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iPhone Apps Policy Stirs Discontent

Apple (NASDAQ: AAPL) has yet to comment publicly on the recent brouhaha related to charges it's not being consistent in rejecting certain applications from appearing on its iPhone App Store.

The App Store has been phenomenally successful since its launch last July, attracting thousands of developers offering a variety of new applications both paid and free.

CEO Steve Jobs said at the recent launch of new iPods that users downloaded more than 100 million applications from App Store, the e-commerce service that sells applications for the iPhone and iPod Touch.

But there have been bumps along the way. The saga of Alex Sokirynsky got big play Monday after the New York Times reported Sokirynsky's podcasting application, Podcaster, was rejected by Apple.

He had previously published for the iPhone via Apple's Safari browser without any pushback from Apple. But Safari was Apple's first foray to opening up the iPhone to outside developers; the more restrictive App Store puts Apple in a gatekeeper role, with final responsibility for determining which apps will be allowed to run on the device.

Sokirynsky received notification from Apple that Podcaster was rejected because it "… assists in the distribution of podcasts, it duplicates the functionality of the Podcast section of iTunes."

Other developers of podcast-related software have also been rejected, despite the fact that Apple has allowed at least two applications in this same category, Diggnation On The Go and Mobility Today, to be published. Earlier this month, Cliff Ravenscraft reported on his blog a copy of the e-mail he got from Apple, which said in part:

"gspn.tv cannot be posted to the App Store, as the App Store is not the appropriate channel for distributing podcasts.

"The iTunes Store has separate categories dedicated to each type of media. Music, podcasts, and movies are delivered through that channel."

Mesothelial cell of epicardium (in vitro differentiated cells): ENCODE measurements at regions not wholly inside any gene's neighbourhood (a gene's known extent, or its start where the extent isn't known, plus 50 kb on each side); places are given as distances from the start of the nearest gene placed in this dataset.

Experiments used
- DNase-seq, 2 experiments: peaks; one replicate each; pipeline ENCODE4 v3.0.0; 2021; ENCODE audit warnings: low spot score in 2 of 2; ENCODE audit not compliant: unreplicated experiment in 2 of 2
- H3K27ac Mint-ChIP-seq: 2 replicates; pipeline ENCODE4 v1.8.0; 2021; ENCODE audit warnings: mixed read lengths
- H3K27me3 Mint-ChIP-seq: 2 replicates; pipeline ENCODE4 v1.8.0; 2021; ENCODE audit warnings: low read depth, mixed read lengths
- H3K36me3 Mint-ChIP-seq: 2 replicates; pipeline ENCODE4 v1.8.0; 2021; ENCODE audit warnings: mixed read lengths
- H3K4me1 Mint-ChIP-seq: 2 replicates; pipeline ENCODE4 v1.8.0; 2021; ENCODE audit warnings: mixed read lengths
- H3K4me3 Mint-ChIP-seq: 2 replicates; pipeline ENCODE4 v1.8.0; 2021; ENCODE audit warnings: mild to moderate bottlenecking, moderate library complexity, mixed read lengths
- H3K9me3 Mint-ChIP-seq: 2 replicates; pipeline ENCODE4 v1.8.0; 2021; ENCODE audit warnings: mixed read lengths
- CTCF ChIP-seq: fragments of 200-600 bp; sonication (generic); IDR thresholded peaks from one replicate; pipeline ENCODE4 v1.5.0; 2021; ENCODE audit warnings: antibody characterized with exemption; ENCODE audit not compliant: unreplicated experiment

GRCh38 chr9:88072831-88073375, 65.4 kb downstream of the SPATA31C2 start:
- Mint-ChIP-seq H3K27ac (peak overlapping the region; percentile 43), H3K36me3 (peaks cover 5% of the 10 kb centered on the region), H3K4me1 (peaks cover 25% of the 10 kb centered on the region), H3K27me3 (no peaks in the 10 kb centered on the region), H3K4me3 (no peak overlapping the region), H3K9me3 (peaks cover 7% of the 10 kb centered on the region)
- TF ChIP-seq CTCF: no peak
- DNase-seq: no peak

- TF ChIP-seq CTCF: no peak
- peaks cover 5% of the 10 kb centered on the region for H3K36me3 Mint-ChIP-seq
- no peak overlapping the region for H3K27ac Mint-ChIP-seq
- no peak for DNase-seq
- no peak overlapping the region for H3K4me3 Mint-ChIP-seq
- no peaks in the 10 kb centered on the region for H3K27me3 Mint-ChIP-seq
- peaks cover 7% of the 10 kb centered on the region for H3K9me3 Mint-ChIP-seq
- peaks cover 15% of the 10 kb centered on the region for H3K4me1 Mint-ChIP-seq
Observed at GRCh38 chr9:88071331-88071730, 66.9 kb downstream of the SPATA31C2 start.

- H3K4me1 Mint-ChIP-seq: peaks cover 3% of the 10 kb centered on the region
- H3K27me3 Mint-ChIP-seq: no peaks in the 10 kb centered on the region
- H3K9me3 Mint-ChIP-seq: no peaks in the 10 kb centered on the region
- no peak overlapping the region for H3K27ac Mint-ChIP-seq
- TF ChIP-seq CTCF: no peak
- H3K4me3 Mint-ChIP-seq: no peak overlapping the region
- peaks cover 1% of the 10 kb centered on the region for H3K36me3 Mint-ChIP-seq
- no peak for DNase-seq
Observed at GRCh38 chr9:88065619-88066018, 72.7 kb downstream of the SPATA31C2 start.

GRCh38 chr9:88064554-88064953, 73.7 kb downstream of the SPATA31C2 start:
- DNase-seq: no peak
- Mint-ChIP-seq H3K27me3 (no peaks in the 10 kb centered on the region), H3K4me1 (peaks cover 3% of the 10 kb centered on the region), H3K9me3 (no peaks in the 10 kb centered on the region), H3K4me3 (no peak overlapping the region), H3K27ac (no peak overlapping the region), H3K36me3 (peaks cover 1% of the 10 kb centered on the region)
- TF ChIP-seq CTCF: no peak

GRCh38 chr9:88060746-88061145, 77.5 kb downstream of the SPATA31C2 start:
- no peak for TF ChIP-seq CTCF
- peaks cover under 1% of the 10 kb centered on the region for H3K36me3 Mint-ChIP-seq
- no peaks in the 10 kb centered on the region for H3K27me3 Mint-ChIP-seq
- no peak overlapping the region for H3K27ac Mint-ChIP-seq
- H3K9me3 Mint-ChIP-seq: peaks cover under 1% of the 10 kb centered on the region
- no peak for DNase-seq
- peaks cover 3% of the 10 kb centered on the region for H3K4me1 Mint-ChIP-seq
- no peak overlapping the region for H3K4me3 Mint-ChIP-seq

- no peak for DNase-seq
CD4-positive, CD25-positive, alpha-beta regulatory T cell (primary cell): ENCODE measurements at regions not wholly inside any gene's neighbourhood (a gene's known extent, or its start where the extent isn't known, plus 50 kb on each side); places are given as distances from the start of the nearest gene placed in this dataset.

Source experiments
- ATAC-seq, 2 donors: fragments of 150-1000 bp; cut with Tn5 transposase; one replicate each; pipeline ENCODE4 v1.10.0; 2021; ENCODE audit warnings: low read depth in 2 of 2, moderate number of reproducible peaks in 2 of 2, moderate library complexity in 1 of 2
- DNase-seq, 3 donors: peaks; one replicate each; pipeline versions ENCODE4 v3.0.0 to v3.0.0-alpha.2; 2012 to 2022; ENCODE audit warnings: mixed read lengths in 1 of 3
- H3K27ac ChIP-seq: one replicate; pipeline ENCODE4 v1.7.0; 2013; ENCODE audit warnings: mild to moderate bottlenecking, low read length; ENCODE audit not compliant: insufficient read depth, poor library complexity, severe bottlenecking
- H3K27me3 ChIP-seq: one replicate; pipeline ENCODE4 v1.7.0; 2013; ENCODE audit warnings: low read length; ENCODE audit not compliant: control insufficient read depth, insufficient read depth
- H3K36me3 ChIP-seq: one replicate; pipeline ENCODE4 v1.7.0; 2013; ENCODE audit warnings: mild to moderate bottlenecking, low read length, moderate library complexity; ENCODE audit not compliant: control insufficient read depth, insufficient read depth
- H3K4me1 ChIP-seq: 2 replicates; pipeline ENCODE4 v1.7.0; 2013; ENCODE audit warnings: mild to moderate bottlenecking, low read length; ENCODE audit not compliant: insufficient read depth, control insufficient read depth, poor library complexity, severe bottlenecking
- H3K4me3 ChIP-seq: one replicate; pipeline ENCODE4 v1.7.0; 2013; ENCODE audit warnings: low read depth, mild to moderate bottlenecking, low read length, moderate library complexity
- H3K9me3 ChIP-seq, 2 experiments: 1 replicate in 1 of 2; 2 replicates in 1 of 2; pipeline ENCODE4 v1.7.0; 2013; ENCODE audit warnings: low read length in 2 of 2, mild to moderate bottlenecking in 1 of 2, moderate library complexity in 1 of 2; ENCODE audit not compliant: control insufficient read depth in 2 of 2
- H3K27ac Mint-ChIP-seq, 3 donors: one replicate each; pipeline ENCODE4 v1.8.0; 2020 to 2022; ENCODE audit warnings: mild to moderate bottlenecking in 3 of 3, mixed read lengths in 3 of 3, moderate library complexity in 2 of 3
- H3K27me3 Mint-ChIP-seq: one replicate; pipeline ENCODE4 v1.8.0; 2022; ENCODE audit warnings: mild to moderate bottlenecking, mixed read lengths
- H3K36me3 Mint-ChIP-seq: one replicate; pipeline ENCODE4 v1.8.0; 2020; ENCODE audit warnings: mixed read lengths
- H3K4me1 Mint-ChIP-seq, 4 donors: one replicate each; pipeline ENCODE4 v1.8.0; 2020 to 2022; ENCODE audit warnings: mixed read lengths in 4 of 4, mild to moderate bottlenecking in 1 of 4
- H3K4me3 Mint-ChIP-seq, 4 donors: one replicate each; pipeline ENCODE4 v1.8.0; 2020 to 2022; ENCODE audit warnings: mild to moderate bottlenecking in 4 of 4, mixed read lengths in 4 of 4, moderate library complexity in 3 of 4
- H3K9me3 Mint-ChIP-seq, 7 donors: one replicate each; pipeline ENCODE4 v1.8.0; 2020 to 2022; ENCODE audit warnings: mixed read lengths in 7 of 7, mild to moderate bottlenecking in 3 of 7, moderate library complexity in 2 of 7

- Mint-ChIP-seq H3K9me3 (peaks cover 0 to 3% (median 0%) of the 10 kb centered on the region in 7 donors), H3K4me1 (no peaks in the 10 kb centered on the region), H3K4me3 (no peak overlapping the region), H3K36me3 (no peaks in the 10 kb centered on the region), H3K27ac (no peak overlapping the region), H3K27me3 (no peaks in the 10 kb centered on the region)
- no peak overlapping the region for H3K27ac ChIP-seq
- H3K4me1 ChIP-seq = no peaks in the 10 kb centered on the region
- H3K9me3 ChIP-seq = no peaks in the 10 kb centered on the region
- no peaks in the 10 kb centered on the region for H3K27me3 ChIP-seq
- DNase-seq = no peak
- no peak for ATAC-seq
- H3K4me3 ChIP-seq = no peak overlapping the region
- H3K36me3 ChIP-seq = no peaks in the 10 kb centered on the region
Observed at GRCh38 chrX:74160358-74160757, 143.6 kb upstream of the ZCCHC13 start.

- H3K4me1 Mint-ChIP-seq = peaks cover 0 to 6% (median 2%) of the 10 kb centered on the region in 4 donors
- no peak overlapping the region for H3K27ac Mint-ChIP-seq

With the exception of these rejections to specific developers, Apple to date has made no public pronouncements that applications that competed or overlapped in some way with Apple's would be subject to rejection. Apple has not responded to repeated requests by InternetNews.com for comment.

At the SDK launch in March, Jobs showed a slide that listed the categories of iPhone applications Apple could reject. Those included malware and pornographic content as well as "bandwidth hogs" and "Unforeseen."

Sokirynsky said he remains enthusiastic about the iPhone and would be happy if Apple itself offered an application with the additional capabilities of Podcaster, which he's now offering outside of the App Store. "They make wacky decisions sometimes, but what can you do," Sokirynsky told InternetNews.com. He said he'd be happy if Apple matched his features and then allowed him to compete. "I would have to raise the bar and that would be fine."

Leaving iPhone for Android

Not so happy is Todd Cochrane. The CEO of RawVoice said he's dropping development work on his company's podcasting app for the iPhone, in light of Apple's recent decisions and the uncertainty of knowing if his will be accepted. In an e-mail response to questions sent by InternetNews.com, Cochrane accused Apple of favoritism in allowing some podcasting applications on the App Store while rejecting others.

"We had already spent considerable time and money planning the app, we have stopped and will focus on Android because the risk is not worth it," he said in reference to the forthcoming line of devices based on Google's Android software. The first Android phone from T-Mobile is rumored to be set for release next week.

"It would be fiscally irresponsible of me to spend my company's limited resources in building an application that is worthless unless approved for [the] app store. Apple's ongoing silence should be a wake up call for all iPhone App developers. The odds of getting list is kinda like playing russian roulette."

Matt Murphy, who heads the KPCB $100 million iFund for iPhone developers, defended Apple's actions, but conceded the company's policies and decisions need to continue to evolve. "You can't do everything in a day," Murphy told InternetNews.com. "As you hear and learn things from the developer community, you open up to the next set of things. Apple wants to curate the environment and I think that's a good thing.

"For the most part it's been a light touch, not a heavy touch," he added. "It's a bit dangerous to just open the floodgates and see what happens because you could damage the user experience. When you look at the thousands of applications Apple has already accepted that's a pretty good start and the wave continues."